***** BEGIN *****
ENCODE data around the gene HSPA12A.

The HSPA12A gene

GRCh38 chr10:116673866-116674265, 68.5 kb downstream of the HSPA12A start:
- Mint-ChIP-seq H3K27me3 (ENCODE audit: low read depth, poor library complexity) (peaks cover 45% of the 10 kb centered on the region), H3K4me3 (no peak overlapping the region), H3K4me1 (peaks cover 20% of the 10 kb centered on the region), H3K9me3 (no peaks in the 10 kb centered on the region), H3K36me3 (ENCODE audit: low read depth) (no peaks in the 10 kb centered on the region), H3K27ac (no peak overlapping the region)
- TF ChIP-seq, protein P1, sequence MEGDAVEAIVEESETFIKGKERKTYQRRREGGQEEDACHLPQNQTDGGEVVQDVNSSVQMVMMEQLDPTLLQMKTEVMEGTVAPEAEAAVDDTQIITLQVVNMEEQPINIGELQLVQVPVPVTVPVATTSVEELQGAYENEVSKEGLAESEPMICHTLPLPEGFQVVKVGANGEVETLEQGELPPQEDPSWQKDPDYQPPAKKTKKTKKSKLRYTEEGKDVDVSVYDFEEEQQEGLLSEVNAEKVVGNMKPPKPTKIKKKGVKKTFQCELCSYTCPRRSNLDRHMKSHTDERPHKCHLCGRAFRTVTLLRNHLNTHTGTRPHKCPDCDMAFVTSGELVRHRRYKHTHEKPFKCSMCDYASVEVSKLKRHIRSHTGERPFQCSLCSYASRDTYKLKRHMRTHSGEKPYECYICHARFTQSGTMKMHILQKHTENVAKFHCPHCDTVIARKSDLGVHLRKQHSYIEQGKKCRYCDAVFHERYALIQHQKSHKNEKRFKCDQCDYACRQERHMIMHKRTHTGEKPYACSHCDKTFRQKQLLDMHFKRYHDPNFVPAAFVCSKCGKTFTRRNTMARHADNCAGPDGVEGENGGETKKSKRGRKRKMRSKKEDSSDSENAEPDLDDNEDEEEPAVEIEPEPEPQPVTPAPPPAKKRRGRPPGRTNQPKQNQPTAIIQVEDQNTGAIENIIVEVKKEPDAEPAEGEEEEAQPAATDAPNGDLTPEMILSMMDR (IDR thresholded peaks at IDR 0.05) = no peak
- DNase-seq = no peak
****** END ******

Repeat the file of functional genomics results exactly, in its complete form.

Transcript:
ENCODE data around the gene HSPA12A.

The HSPA12A gene

GRCh38 chr10:116673866-116674265, 68.5 kb downstream of the HSPA12A start:
- Mint-ChIP-seq H3K27me3 (ENCODE audit: low read depth, poor library complexity) (peaks cover 45% of the 10 kb centered on the region), H3K4me3 (no peak overlapping the region), H3K4me1 (peaks cover 20% of the 10 kb centered on the region), H3K9me3 (no peaks in the 10 kb centered on the region), H3K36me3 (ENCODE audit: low read depth) (no peaks in the 10 kb centered on the region), H3K27ac (no peak overlapping the region)
- TF ChIP-seq, protein P1, sequence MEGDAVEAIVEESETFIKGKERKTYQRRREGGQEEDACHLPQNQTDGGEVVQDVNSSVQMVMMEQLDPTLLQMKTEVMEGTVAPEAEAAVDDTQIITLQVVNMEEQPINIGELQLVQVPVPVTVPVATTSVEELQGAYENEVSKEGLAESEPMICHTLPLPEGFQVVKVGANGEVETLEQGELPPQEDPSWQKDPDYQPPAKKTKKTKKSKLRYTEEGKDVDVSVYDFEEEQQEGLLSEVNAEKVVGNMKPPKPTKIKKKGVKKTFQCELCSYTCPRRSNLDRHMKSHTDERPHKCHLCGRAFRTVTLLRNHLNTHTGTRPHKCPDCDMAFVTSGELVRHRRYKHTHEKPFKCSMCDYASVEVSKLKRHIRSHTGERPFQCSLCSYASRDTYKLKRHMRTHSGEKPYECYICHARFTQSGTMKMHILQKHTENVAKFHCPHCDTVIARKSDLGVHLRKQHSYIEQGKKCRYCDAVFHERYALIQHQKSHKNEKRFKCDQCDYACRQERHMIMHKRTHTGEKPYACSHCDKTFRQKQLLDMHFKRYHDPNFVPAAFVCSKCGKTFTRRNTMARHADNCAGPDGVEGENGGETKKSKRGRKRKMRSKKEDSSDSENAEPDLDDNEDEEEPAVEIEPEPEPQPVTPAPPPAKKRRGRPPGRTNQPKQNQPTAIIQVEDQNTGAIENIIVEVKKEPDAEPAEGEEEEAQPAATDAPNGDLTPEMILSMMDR (IDR thresholded peaks at IDR 0.05) = no peak
- DNase-seq = no peak